In our first article, we saw that traits such as daring, organisation, and curiosity are key professional skills when it comes to managing the quality of your data (if you’re just joining us, you can catch up here).
But everyone’s qualities are dulled when it comes to quality management — work can get sloppy, or repetitive tasks can take their toll. Even with the best of intentions, professional skills need direction in order to be used wisely, like a train placed on the right track. In the second part of this article, we will discuss the tools and processes that can be implemented to stay on track.
Data quality depends directly on the care taken during the testing phase
Though it is true that all (or most) projects are on a restricted timeline, data quality depends directly on the care taken during the testing phase. It is thus necessary to approve the number and duration of different testing phases before the project begins. At least three testing phases should be completed, as this gives development teams two opportunities for correction. This “detail” of the timeline is too often overlooked, in favour of so-called “more agile” methods or “digital” projects where everything must move forward quickly. But in reality, no project manager can ensure data quality without first having planned to check the data.
This is why it’s important to describe the tests carried out, from the very beginning stages of a project – first, broadly, and then, once the collection plan has been defined, in more detail ( KPI by KPI). Though digital projects are often innovative, the tests themselves are part of a tried and true logic. More specifically, we’re talking about unit tests (KPI by KPI), and global tests (across all data).
These tests are to be rolled out across several levels, following the data supply chain:
- On the site, to approve the validity of variables provided by the developer (Does the variable exist? Is its value coherent with and relevant to the visible information on the page?)
- On the TMS, which captures and reroutes the data, to approve reprocessing of these variables in hits, in function of the chosen webanalytics tool
- In the web analytics interface, to approve the proper processing of data by the tool
Don’t forget: simply checking the data in the interface is not enough to approve the right implementation of KPIs! For example, you might see events that line up with newsletter subscription for your site, but how can you be sure that these events were not sent after a faulty interaction – like an invalid subscription due to a typo?
Once the site has been tested, the implementation has been approved, and the tracking is up and running, it may seem like you’re in the clear. But your digital assets evolve: new pages, new sections, new features. You must be sure that data quality remains satisfactory, via regular verification. This, too, should take place across multiple levels: on the site, and in your web analytics reports. There are several tools available that can imitate a site visit, and send back a full report of information gathered (generally using ghost navigators). Similarly, analytics tools today include automatic alert systems that must be set up. Take advantage of this tool! Instead of losing weeks of data — the time it would take for someone to check the relevant report and then make the effort to flag it — you’ll only lose a day if there’s a tracking problem.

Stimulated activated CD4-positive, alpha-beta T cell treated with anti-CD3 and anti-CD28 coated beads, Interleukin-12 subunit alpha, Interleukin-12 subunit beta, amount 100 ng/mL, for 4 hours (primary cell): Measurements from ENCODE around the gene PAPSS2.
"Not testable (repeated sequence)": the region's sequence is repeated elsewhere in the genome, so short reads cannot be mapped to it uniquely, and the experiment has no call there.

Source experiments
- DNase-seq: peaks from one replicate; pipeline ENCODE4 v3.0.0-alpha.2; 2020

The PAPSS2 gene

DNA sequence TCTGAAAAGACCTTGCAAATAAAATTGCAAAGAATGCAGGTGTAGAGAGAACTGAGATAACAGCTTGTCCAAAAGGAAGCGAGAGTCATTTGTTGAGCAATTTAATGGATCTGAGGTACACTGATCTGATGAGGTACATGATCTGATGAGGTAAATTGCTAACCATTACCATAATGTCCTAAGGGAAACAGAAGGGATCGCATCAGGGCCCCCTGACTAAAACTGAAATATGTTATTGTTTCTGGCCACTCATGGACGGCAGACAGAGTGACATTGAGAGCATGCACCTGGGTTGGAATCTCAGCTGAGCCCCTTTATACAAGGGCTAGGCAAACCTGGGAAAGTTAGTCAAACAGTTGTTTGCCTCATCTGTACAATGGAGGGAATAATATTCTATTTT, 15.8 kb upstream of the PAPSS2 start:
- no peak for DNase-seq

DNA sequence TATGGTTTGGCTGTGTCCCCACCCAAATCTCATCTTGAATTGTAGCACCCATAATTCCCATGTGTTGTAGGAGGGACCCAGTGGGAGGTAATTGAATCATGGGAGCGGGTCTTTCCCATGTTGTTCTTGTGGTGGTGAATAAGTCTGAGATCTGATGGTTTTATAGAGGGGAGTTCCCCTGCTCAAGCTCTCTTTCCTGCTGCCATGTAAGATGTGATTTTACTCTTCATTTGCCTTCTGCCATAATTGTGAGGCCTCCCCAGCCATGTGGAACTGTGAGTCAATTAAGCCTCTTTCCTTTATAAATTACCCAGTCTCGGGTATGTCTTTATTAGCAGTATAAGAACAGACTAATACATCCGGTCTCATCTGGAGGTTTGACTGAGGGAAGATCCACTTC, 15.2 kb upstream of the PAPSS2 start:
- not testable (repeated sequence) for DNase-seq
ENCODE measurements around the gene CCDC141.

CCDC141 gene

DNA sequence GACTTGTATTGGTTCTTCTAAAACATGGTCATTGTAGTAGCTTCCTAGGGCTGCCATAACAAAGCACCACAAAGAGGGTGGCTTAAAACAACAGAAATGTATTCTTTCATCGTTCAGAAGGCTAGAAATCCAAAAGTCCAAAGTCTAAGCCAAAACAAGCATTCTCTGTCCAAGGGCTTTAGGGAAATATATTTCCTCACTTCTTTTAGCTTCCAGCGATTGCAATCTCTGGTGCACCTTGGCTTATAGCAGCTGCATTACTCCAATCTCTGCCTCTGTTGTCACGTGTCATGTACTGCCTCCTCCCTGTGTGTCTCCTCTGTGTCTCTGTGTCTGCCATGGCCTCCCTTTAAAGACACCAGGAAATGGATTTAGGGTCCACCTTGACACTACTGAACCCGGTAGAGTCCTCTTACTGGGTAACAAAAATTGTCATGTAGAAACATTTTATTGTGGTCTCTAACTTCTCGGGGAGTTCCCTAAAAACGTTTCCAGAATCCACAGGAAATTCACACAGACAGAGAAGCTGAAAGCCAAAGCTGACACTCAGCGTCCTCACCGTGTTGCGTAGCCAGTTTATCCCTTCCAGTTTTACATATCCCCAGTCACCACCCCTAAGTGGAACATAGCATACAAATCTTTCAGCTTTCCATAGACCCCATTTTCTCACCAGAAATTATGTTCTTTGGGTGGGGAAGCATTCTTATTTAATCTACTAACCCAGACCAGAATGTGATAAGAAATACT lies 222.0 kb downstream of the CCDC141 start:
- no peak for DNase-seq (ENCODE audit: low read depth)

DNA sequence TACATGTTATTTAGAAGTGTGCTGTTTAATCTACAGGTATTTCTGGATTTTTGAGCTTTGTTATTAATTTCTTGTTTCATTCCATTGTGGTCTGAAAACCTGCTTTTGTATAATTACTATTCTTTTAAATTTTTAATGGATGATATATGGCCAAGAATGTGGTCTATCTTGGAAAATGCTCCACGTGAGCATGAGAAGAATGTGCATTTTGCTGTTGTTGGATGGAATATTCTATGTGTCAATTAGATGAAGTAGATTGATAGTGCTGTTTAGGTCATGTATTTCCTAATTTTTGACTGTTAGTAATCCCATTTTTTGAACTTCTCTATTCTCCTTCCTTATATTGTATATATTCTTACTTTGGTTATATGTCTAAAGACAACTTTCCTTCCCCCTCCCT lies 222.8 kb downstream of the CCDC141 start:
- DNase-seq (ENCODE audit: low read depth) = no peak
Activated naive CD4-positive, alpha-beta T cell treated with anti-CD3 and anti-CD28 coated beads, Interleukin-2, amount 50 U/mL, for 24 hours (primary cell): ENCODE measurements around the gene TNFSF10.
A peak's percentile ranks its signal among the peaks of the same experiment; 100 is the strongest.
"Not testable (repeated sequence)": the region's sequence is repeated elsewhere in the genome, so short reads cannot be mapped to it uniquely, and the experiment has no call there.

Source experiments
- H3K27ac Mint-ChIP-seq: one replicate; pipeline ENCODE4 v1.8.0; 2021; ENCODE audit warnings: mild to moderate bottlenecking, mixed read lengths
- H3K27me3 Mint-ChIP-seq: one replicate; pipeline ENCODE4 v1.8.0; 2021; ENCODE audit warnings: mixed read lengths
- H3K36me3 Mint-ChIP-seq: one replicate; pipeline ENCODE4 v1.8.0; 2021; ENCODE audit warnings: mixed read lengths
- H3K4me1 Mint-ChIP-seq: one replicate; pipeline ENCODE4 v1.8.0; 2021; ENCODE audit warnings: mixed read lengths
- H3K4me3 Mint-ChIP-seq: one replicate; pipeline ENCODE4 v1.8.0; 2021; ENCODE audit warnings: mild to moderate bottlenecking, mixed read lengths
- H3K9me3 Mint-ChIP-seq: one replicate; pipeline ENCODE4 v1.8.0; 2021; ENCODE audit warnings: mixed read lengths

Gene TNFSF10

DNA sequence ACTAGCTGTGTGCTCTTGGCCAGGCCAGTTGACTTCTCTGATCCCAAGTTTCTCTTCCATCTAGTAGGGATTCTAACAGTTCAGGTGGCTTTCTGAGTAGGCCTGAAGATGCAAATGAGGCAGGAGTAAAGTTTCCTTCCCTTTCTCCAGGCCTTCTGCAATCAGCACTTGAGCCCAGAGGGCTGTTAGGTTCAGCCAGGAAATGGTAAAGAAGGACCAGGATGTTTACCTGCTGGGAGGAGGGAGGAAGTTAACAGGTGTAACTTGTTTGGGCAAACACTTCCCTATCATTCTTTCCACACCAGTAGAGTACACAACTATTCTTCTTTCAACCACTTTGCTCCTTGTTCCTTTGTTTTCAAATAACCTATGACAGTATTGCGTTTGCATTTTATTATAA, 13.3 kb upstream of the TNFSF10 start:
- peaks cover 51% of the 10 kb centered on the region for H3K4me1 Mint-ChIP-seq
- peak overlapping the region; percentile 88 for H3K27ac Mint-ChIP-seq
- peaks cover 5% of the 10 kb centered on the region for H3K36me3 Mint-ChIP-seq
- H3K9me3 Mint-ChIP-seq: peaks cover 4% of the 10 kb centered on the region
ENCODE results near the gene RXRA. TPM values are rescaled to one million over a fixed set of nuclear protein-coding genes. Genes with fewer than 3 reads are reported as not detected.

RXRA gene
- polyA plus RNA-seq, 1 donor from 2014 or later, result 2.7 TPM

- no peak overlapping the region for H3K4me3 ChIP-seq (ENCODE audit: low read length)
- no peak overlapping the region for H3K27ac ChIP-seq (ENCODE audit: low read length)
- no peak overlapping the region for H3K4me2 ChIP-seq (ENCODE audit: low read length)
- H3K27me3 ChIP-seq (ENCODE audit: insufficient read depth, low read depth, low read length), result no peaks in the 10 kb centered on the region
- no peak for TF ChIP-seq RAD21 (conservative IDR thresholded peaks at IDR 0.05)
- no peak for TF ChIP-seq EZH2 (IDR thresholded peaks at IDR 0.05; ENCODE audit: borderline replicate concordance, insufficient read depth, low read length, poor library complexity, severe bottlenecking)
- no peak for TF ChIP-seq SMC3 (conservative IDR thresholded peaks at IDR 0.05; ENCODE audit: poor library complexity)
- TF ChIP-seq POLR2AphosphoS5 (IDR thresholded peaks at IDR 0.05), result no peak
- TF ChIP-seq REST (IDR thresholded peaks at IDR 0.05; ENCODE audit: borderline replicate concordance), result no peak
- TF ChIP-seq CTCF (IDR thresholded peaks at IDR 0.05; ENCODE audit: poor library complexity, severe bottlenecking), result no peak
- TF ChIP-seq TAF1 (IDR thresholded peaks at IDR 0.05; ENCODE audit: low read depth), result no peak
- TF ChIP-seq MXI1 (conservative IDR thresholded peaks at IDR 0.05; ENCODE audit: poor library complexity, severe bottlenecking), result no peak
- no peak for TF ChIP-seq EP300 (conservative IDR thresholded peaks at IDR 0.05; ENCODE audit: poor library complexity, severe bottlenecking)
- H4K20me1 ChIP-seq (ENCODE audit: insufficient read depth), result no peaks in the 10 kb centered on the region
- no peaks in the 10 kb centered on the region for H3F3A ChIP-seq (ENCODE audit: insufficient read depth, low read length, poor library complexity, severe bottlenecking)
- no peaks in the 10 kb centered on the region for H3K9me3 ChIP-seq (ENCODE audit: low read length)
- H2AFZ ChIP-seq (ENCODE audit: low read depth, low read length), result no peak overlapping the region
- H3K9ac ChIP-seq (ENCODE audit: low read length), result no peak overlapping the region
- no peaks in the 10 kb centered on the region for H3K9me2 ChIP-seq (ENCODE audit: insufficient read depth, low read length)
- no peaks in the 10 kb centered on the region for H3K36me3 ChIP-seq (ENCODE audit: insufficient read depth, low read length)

Spend as much time on documentation as you do on implementation
Lastly, data collection projects are no exception to a major rule: spend as much time on documentation as you do on implementation. How many people take up a project in the middle and complain about inadequate documentation, yet are hard-pressed to supply their own! There are many documents:
- Tagging plan (including functional and technical specifications) (mandatory)
- Test status (KPI by KPI, detailed enough to be easily reproduced) (mandatory)
- Tag details and rules in the TMS (if applicable)
It is true that documentation can sometimes be automated (from the tagging plan, for example) to save time. But careful documentation can guarantee a project’s success, particularly when contributors are constantly changing (consultants, agencies, etc.).
Though data is now a major asset for many industries, data quality is often a project’s poor relation. However, it is an essential supporting character, the cornerstone on which the project’s long-term success depends. How can you happily drive a car that you have to bring to the mechanic with every fill-up? To avoid this situation, you must take great care that your data is correctly implemented. Take the time to learn the mechanics of data collection, to understand its ins and outs, and to keep an eye on collection for as long as your site exists. This is the cost of making sense of future analyses.
Translated from the original French by Niamh Cloughley